A “knee-jerk” reaction from investors to a combination of factors including recent results, Brexit and the coronavirus have been blamed for a 20% slide in Hurricane Energy’s share price.
Over the last week the price dropped to 21.6pence, but recovered to 23.7p yesterday after the firm said it saw no “subsurface, operational or commercial reasons” for the drop.
Several North Sea firms have seen share prices drop in the last week as a result of the coronavirus outbreak impacting the price of oil.
Ashley Kelty, equity research analyst at Whitman Howard, said there has been an “overreaction” in the UK to the fall in oil prices as a consequence of the virus “spooking the market”.
However he said Hurricane has also been hit by other factors, such as relatively disappointing results at its recent Greater Warwick Area drilling campaign leading to a “wave of short-sellers”.
He added: “The coronavirus has spooked markets across the globe, and oil has suffered as a consequence over concerns about a drop in economic activity and ergo oil demand.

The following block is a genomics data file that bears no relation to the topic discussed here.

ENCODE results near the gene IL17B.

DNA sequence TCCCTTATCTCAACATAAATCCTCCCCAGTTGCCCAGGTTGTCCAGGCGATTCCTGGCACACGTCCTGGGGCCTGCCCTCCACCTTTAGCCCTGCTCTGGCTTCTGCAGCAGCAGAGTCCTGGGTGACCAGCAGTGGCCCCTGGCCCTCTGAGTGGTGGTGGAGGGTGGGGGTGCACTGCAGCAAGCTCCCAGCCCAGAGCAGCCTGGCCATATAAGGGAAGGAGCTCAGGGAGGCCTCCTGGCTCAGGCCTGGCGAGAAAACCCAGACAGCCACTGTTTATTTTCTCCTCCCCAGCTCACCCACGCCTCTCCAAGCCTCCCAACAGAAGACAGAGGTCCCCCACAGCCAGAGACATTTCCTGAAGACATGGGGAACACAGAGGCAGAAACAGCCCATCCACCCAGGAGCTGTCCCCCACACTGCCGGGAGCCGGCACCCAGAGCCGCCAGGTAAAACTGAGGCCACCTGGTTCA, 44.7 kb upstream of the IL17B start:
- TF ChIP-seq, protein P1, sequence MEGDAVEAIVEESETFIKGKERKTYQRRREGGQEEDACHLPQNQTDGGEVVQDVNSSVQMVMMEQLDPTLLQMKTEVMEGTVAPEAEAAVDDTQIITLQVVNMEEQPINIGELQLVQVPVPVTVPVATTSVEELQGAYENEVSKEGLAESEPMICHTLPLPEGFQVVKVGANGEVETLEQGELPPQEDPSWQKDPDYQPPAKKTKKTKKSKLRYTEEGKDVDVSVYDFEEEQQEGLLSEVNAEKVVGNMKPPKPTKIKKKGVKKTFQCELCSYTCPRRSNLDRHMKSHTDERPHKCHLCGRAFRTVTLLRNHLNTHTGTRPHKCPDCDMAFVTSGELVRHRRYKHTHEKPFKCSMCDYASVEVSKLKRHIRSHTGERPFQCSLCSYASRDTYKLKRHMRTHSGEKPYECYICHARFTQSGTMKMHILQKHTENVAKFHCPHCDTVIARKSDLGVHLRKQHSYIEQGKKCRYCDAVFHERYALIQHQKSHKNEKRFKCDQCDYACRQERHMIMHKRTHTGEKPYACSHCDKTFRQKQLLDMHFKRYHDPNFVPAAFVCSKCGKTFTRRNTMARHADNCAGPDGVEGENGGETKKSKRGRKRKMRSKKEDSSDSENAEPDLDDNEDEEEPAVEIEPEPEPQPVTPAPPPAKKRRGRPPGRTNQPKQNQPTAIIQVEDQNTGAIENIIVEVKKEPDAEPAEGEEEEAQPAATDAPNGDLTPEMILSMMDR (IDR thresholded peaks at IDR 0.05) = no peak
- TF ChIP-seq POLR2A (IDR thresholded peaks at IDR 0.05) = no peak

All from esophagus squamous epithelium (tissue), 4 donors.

“There has been an overreaction to the fall in oil prices for UK stocks – Hurricane, Serica and Rockrose to name but three.
“Hurricane has been hit by a wave of short sellers after the (relatively) disappointing results to date, and the rejigged commitments work programme, which will slow the pace of development.
“The positive announcement yesterday helped stem the slide. I still think it’s a good story, and as is ever the case, it will take time to prove up the merits of the basement play.
“I don’t believe the virus concerns should impact any stocks other than those with operations in Asia eg Premier.
“I’d say the sell off is a knee jerk reaction overall with investors also suffering from wider ESG (Environmental Social and Governance) concerns and Brexit uncertainty.”
Yesterday Hurricane announced its first set of quarterly performance updates for its Lancaster field.
The firm said it is aiming to provide “a comprehensive picture” of the “performance and potential” of the pioneering fractured basement play at a capital markets day on March 25.
Hurricane said the Lancaster EPS produced 15,400 barrels of oil per day in Q3 and 11,800 bpd in Q4 – both exceeding expectations.
The decline between the two periods was due to a number of expected “facilities related issues” in the fourth quarter.
Almost three million barrels of oil have now been sold from the site across seven cargoes, while another production well is being considered at Lancaster.